Yet another explosive late Friday rally sent gold to what were arguably new all-time price highs, up $68 (3.4%) for the week; with silver tagging along on Friday, but still ending $1.11 (4.6%) higher for the week. As result of silver’s greater relative strength for the week, the silver/gold price ratio tightened in by a point to just under 81 to 1, even though silver lagged gold on Friday.

As to what sent gold and silver prices higher this week and since the price lows of early October, while a whole host of reasons seem to be coming from remarkably tight physical conditions in each metal, it’s impossible to dismiss the effect of dramatic positioning changes in COMEX futures contracts, including the surprisingly bullish Commitments of Traders (COT) report in Monday’s delayed report on gold.

Since the COT report of Oct 10, which marked the price lows for gold and silver, at $1830 and $21 respectively, at Friday’s close, gold was up by $260 (14%) and silver by just under $5 (24%) – although both gains were somewhat enhanced by the effect of rollovers from the December contract. From the price correction into mid-November, gold is higher by $150 (7.7%), while silver is up by $4 (18%). Just to keep it in proper perspective, year-to-date, gold is up $260 (14%), while silver is up by $1.55 (6.4%).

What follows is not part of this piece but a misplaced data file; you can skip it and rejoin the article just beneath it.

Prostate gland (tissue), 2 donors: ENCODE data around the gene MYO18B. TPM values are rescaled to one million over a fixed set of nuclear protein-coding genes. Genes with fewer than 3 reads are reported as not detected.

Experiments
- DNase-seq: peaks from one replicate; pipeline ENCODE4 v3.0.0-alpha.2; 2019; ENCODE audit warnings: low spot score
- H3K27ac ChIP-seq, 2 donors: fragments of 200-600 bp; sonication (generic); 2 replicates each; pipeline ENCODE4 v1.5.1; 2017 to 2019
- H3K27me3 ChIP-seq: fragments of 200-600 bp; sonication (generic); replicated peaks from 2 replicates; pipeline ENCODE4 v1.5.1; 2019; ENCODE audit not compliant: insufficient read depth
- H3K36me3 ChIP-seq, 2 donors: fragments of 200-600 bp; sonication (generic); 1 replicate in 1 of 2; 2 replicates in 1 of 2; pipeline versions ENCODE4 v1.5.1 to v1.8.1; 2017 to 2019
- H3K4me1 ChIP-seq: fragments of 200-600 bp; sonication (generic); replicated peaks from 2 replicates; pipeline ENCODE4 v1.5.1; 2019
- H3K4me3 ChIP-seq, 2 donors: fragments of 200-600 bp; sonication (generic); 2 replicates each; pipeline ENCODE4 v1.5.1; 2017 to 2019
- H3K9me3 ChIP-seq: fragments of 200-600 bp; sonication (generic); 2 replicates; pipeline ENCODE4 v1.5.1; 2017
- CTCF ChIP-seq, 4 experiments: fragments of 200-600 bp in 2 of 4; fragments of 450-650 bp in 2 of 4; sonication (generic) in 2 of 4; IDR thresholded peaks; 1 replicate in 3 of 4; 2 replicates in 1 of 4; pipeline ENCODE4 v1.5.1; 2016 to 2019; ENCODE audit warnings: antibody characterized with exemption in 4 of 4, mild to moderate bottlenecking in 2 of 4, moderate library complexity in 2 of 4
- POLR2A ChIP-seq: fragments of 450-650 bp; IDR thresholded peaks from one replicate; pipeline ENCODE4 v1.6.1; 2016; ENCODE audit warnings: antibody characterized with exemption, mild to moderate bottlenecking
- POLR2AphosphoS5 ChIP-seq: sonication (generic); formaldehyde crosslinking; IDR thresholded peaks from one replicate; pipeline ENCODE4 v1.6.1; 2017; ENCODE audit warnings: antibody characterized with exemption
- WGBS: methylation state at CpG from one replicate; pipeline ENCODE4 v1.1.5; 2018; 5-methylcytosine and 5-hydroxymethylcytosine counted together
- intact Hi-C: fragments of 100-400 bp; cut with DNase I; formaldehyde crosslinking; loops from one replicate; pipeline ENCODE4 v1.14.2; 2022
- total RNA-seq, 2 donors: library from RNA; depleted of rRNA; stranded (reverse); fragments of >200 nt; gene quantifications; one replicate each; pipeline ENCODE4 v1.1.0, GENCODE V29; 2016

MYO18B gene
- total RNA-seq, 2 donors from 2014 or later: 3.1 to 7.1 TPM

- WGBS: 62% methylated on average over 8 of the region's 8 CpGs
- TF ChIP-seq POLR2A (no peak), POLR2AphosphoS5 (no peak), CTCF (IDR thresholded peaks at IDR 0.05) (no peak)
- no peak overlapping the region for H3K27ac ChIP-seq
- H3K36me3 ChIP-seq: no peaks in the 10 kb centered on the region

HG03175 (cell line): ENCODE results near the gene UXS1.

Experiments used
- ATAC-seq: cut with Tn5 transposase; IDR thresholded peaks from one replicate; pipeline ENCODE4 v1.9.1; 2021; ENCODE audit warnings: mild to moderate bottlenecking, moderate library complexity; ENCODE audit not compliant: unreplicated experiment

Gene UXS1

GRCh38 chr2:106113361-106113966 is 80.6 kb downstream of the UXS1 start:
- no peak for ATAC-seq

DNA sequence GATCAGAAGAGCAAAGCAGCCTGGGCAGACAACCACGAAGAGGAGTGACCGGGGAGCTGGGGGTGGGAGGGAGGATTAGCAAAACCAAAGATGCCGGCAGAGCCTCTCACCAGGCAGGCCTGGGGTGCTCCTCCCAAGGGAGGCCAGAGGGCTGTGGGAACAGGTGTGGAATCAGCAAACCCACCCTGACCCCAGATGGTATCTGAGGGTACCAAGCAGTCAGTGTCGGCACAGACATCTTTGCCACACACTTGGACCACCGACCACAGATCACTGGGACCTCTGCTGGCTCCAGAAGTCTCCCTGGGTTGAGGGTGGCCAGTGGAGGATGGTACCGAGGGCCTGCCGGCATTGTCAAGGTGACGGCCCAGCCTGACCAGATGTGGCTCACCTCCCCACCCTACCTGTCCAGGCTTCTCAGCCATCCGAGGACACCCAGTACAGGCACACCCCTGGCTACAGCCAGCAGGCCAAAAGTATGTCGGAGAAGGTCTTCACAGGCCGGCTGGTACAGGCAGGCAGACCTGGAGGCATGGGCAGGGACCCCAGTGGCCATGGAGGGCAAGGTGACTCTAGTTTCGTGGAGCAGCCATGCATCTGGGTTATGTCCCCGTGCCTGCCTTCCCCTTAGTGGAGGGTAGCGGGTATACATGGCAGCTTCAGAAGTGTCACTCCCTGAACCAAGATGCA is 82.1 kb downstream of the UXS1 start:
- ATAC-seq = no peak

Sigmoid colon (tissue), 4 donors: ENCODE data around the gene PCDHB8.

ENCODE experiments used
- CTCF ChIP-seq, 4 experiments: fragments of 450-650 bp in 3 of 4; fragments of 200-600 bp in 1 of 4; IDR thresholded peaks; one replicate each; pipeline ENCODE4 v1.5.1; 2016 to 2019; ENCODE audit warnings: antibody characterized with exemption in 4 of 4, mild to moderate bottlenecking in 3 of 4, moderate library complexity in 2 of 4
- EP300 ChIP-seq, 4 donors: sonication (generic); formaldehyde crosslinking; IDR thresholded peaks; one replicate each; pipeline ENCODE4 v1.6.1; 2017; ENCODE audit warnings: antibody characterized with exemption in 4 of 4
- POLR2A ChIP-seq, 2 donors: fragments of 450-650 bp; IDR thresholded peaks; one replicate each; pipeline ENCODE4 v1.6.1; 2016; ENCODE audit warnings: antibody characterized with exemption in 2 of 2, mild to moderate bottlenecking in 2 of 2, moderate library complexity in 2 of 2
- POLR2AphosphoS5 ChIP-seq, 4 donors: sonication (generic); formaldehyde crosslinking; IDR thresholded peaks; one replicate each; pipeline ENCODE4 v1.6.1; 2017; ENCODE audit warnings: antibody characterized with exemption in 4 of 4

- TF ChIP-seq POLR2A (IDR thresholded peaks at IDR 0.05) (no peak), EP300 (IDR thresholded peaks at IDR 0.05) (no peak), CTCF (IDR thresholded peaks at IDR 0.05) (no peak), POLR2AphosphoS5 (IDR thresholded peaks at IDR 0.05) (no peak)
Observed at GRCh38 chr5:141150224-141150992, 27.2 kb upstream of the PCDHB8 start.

According to the data from the COT report from the Oct price lows, through the  report issued yesterday (for positions held on Tuesday), the managed money traders have been net buyers of more than 140,000 gold contracts (14 million oz) and have been net buyers of 29,000 silver contracts (145 million oz). Granted, these are, essentially, paper ounces, as opposed to physical ounces, but at the same time are the equivalent of one full month of world gold mine production and two months of world silver mine production and as such, represent the single largest buying force in gold and silver over this time.

As such, it’s not possible that this concerted buying on the COMEX by a single category of speculative traders, few in number (no more than 125 in gold and 75 in silver), was not the primary force behind the recent price rise in gold and silver. Please dismiss immediately any thought that I am “blaming” the managed money traders for the price rise in gold and silver in any way, despite being concerned with a system that allows paper speculative traders to exert such strong price influence on a whole host of vital world commodities, including crude oil, the most important.